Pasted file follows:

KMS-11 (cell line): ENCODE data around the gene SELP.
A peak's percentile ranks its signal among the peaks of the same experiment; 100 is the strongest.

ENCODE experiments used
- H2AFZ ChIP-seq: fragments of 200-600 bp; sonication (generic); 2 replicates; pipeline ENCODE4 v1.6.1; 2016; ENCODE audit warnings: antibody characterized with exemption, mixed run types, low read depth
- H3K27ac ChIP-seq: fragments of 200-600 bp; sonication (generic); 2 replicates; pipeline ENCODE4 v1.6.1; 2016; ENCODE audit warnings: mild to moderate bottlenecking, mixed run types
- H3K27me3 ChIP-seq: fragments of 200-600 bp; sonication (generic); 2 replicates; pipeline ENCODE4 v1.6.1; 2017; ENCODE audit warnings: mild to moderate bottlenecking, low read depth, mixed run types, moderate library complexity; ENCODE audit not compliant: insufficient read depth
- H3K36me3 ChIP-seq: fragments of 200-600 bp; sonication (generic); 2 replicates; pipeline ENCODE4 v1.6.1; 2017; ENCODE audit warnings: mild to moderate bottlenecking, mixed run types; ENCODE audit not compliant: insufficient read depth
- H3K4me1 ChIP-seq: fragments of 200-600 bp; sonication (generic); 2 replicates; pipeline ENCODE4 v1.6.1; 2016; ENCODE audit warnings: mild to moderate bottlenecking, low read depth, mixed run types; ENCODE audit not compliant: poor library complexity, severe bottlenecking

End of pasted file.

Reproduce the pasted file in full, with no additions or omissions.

KMS-11 (cell line): ENCODE data around the gene SELP.
A peak's percentile ranks its signal among the peaks of the same experiment; 100 is the strongest.

ENCODE experiments used
- H2AFZ ChIP-seq: fragments of 200-600 bp; sonication (generic); 2 replicates; pipeline ENCODE4 v1.6.1; 2016; ENCODE audit warnings: antibody characterized with exemption, mixed run types, low read depth
- H3K27ac ChIP-seq: fragments of 200-600 bp; sonication (generic); 2 replicates; pipeline ENCODE4 v1.6.1; 2016; ENCODE audit warnings: mild to moderate bottlenecking, mixed run types
- H3K27me3 ChIP-seq: fragments of 200-600 bp; sonication (generic); 2 replicates; pipeline ENCODE4 v1.6.1; 2017; ENCODE audit warnings: mild to moderate bottlenecking, low read depth, mixed run types, moderate library complexity; ENCODE audit not compliant: insufficient read depth
- H3K36me3 ChIP-seq: fragments of 200-600 bp; sonication (generic); 2 replicates; pipeline ENCODE4 v1.6.1; 2017; ENCODE audit warnings: mild to moderate bottlenecking, mixed run types; ENCODE audit not compliant: insufficient read depth
- H3K4me1 ChIP-seq: fragments of 200-600 bp; sonication (generic); 2 replicates; pipeline ENCODE4 v1.6.1; 2016; ENCODE audit warnings: mild to moderate bottlenecking, low read depth, mixed run types; ENCODE audit not compliant: poor library complexity, severe bottlenecking